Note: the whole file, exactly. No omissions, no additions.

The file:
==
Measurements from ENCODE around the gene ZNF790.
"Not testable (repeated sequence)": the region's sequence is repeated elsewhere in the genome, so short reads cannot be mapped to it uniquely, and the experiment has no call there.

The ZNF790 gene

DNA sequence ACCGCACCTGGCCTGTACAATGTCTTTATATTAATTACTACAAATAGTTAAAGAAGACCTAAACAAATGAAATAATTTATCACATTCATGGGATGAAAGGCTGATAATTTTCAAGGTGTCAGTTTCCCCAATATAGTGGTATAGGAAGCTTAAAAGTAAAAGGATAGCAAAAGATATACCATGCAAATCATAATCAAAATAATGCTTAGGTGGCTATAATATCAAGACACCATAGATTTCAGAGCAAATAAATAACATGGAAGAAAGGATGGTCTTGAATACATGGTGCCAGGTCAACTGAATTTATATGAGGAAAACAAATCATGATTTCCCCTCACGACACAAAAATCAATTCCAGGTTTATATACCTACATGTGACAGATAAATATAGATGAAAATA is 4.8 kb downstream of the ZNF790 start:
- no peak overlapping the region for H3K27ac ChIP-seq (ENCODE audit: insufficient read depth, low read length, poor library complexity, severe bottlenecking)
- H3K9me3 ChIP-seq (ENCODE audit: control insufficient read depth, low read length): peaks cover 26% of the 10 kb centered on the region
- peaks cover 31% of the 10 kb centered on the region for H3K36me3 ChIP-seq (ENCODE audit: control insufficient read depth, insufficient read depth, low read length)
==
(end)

Measurements from ENCODE around the gene ZNF790.
"Not testable (repeated sequence)": the region's sequence is repeated elsewhere in the genome, so short reads cannot be mapped to it uniquely, and the experiment has no call there.

The ZNF790 gene

DNA sequence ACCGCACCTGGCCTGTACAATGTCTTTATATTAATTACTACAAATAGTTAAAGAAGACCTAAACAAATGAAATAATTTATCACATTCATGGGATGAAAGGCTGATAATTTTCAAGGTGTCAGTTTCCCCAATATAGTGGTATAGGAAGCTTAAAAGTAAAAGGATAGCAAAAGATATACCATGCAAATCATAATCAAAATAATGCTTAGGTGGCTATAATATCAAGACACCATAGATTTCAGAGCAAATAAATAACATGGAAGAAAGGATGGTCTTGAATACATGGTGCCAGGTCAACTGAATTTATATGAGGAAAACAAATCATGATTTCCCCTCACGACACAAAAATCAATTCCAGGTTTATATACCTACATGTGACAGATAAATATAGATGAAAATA is 4.8 kb downstream of the ZNF790 start:
- no peak overlapping the region for H3K27ac ChIP-seq (ENCODE audit: insufficient read depth, low read length, poor library complexity, severe bottlenecking)
- H3K9me3 ChIP-seq (ENCODE audit: control insufficient read depth, low read length): peaks cover 26% of the 10 kb centered on the region
- peaks cover 31% of the 10 kb centered on the region for H3K36me3 ChIP-seq (ENCODE audit: control insufficient read depth, insufficient read depth, low read length)